Why I Don’t Own a Smartphone [Updated]

In Rome a student group recently pelted iPhone clients with eggs and flour, trying to help them see their dependency. And that, according to them, big business makes fools of people by convincing them they need such status symbols. Deplorable methods to prove a point. But there is some truth to their message. And at least those students tried to evaluate the issues and not just go with the flow. 

I am likely among the few in Italy who don’t own a smartphone! And people often wonder why. So I tell them it’s a matter of ethics. Ethics that I try to apply to my shopping and use of technology as well.

And how about us? Do we follow all the trends? Or do we have ethics that guide our technology use and purchases?

First, what are ethics?

Ethics are principles or systems of morals that define right conduct. We all have a system of ethics, even if we’re unaware of it. In some cases, ethics are lax, with the attitude of “What does it matter?” while others watch every p and q carefully. But we all have them to some degree. As a Christ-follower I try to apply Biblical principles to everything, even technology.

Ethics and technology

Next, in what way should our ethics affect our technology?

To me it’s about dos and don’ts that can turn into legalism. (Computers and cell phones are OK, but not smartphones or video games.) Having guidelines, however, can help us make wise choices. How much, and to what extent should we embrace technology?

Evaluating technology use

Questions I ask when evaluating technology.

1. Will it empower me, or control me?

Those clients in Rome waited in line for up to 24 hours to get one of the latest smartphones on the market. 24 hours for a non-essential item. Time they could have been home with their family, relaxing, or even sleeping. Sadly, technology and an imagined need for it can control people.

2. Does this purchase meet a real need?

Companies produce updated and improved models in order to remain competitive. By pushing the latest and best, convince buyers that they need it. But our actual needs are relatively few.

A constant connection to the internet is not needed by most of us. Especially at the price of being disconnected from those nearest and dearest to us. Or at the cost of failing to meet our responsibility for those less fortunate than us. And for the environment.

Is it a good idea to let manufacturers convince us we need these items, and the latest models, too? What ever happened to: “If it ain’t broken, don’t fix it?” Or in this case, don’t replace it!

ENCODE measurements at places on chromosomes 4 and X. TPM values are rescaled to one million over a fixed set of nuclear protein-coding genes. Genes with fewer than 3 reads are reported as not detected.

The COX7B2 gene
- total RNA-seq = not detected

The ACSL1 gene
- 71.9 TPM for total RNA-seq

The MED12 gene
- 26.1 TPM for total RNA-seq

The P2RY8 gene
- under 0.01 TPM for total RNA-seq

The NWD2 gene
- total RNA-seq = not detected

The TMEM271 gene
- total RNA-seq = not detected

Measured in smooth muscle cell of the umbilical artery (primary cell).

3. Does it use resources in an appropriate manner?

We are responsible for the earth’s care. How much of the earth’s resources do these items deplete? Are safe production methods always employed? How much ecological damage does the production of non-essential items cause?

4. Does this help me fulfill my social responsibilities?”

We’re called to care for the poor, the widows, and the orphans. Can we do that while continually spending to fulfill an imaginary need for more? Shouldn’t our giving in this area at least come close to matching what we spend on non-essential items?

Will it empower me? Or control me?

I don’t own a Smartphone, at least not yet

And even though Mario’s students need to reach him, he did not have one either. A plain, old-fashioned (dumb) cell phone worked just fine. Until he had to change to a new SIM, which only works in smartphones. “Great,” we thought, “now they’re using even sneakier ways to get us to buy stuff we don’t need.” He now has a Smartphone he didn’t want, but had to buy.

“Well, but now he can do more with his phone,” you might say. He doesn’t really. Except to check the weather sometimes. Or look something up (rarely). It was really more an issue not only of planned obsolescence, but forced obsolescence.

And as for me, “Don’t have, but never will?” Who knows? We never know what tomorrow might bring. But we hope to continue following our code of ethics in evaluating our choices. And have enough determination to stick to our values.

‘All things are lawful for me,’ but not all things are expedient. ‘All things are lawful for me,’ but I will not be brought under the power of anything’, (1 Corinthians 6:12).

It’s really quite simple why I don’t own a Smartphone, and why to avoid unnecessary purchases. We don’t want things, or an imagined need of them, to control us. If we really need them, so be it. But for now, my need for a Smartphone does not exist. And caring for others and for God’s green earth are higher on our list of priorities.

We’re not about to hand our money (which is really God’s anyway) over any too quickly. Especially for something we don’t really need!

Credits: Resource: Stewardship as a Christian Worldview by Keith B. Miller, Ph.D. | Image: Woman with phone by janeb13.

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